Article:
As it's probably become common knowledge at this point, I enjoy a good helping of post-rock in my music, and post-rock in general really. I've been a pretty big fan of Devil Sold His Soul for a couple years now and think that they are a really cool band but The Elijah is a new group to me, but I've heard and read reviews where the two bands are mentioned together in terms of style, so I figured I'd just post them together. Both reviewed from 1-10.
Devil Sold His Soul - Empire of Light (2012)
Country: London, UK
Style: Post-Hardcore/Atmospheric Sludge Metal
Back when I was first getting into the whole post-metal style a couple of years ago, I do remember finding Devil Sold His Soul quite early on. This was back before I was as into instrumental music so was looking for groups with vocalists, just to mention, so I was looking for groups who could perhaps make the style more palatable to me. Even though they're not straight post-metal, really not all that metal, they're still a group that I hold in high regard.
I know that for a lot of people, even though the music of a band like DSHS might be interesting and cool, the vocals might be a turnoff because the screams are more in the vein of that throaty screamo style and the sung vocals might be almost emo, but for me that's sort of what drew me to the band. The music was able to be really heavy and powerful, but it could also be melodic and atmospheric and the vocals brought a distinguishing factor to that sound that not a lot of other bands doing a similar thing had. For this album in particular, it feels a bit more song based, at least to me. While there are still dynamics, I did find that the album had tracks that did tend to prefer either the heavier side, Sorrow Plagues, or the lighter, more post-rock side, A New Legacy, both done very well mind you, but it did feel less fluid, in a sense, than their last two full-lengths. That does make the first half of the album more palatable than perhaps their other albums did and I suppose having songs that were straight-up heavy would do wonders for a live environment, but I did sort of miss the ebb and flow that the melding of both ideas brought, though that does come up later in the album. For me tracks like Time and Pressure and The Verge really epitome what this album does right. The former is just this post-metal track that has all the right elements in a compact five minutes and actually contains a middle section that I would consider one of the heaviest parts/riffs/sections/etc. I've heard all year. The latter track starts off with a somber piano melody and (maybe) female vocals - vocalist Ed Gibbs can come off somewhat feminine in some parts but I really was unsure if it was him or a girl who just sounded a lot like him in this case, that gradually build into a heavy and anthemic climax.
While I'm not quite sure this album is as good as 2010's Blessed & Cursed, it's still a very good album. I think the band is still exploring new avenues for their style, whether the avenue is stylistically or, more in this case, structurally, I think that it's just great to hear the band constantly trying to expand. If you dig heavier stuff like sludge or post-metal or even stuff like emo and screamo, I think that you'll find something on here to like, as I have.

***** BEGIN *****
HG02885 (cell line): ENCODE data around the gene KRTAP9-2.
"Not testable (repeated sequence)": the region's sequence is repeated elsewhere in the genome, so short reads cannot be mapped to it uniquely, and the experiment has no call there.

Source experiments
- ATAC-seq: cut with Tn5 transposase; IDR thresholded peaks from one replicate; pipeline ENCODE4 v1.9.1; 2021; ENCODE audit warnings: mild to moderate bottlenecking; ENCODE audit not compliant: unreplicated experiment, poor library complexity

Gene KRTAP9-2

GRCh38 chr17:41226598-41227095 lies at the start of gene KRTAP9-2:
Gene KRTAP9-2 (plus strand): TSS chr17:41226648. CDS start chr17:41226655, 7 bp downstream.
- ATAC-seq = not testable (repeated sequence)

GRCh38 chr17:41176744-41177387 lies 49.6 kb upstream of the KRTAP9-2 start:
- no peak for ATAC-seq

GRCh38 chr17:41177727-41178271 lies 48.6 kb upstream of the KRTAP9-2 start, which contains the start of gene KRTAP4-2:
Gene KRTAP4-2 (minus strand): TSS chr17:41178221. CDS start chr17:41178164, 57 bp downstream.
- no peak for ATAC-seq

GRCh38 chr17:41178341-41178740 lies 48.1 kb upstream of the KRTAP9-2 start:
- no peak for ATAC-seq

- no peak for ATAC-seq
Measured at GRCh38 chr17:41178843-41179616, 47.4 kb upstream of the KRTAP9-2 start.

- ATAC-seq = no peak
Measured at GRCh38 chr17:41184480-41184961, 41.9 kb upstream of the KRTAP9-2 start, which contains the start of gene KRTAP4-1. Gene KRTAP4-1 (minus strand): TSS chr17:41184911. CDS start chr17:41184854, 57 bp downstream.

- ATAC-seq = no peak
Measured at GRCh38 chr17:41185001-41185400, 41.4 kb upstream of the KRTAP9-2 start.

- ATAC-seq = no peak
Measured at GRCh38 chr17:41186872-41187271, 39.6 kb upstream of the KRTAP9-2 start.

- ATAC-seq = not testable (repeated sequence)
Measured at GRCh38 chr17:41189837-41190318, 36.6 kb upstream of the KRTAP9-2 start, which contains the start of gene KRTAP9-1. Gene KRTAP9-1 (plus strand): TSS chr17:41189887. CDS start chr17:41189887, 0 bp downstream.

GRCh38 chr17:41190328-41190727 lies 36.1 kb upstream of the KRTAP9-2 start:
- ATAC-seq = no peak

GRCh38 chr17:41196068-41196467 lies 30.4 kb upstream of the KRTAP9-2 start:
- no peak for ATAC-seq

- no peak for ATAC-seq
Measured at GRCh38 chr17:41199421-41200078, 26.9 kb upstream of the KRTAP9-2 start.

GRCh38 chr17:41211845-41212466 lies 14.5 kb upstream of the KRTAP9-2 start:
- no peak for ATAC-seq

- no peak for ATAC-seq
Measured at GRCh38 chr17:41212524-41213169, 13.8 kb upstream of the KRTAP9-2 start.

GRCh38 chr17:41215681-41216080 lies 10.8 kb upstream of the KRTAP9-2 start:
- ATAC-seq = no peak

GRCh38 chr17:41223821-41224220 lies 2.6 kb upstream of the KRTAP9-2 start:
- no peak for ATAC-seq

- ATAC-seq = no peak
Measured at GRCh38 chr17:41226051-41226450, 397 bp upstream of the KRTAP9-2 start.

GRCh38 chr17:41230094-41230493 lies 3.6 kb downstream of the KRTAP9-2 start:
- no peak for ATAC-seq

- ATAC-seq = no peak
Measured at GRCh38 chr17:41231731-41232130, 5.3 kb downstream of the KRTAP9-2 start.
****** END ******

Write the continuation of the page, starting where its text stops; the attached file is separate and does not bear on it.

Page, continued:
Overall Score: 8
Highlights: It Rains Down, Time and Pressure, The Verge
The Elijah - I Loved I Hated I Destroyed I Created (2012)
Country: Shropshire, UK
Label: Small Town
Even though they've put out several EPs, this is the first time I've heard of The Elijah. I remember seeing the cover and I thought it was pretty interesting, being how bright, but bleak it is, and it did draw me in. I read a review that said it was pretty solid so that was enough reason for me to go out and check this one out.
In much the same way as the album above, this is the sort of album that someone may enjoy musically, but despise vocally. On the instrumental side of things, the band is less interested in metallic heaviness and more on straight-up post-rock climaxes. You won't find overly distorted guitars that hammer away at you (which make for some nice headbanging sections actually) and the band instead uses a post-rock mentality for writing material. The soft sections are quiet and very withdrawn while the more intense ones are similarly melodic but make use of more intense tremolo picking for that epic sort of atmosphere to be achieved; and I have to say that despite how formulaic that can wind up being, the band do an admirable job at making each track on here work. Sure, there's some distortion on here, it's not as if it's completely devoid of it, hear the rather brooding I Hated for example, but it never proves to be an overwhelming presence on here, used more as an additional color in the band's palate. But, vocally, and this is where things could get dicey for some people, the vocals switch between more of that screamo style and a very clean timbre that did sort of remind me of Daniel Thompkins (ex-TesseracT) in some ways, which I do not consider a bad thing. Aside from that, I do have to say that there are some really beautiful moments on here, I Regret is an absolutely beautiful piece of music that hints towards the more recent works of a group like Mono and I just loved it. I think that I Destroyed is also the best track on here showcasing the best use of melancholia on the album and demonstrating both the fragility and intensity with which Dan Tomley's vocals can be delivered.
In the end, this album really brought out a lot of different ideas that I found myself really enjoying. Though some of it can come off as a bit redundant in spots, I think the band are extremely talented and will hopefully evolve into something even more spectacular in the future. If you like post-rock, screamo, emo, or even if you dig some softer forms of metal, I'd definitely recommend checking this album out.
Overall Score: 8.5
Highlights: I Loved, I Regret, I Destroyed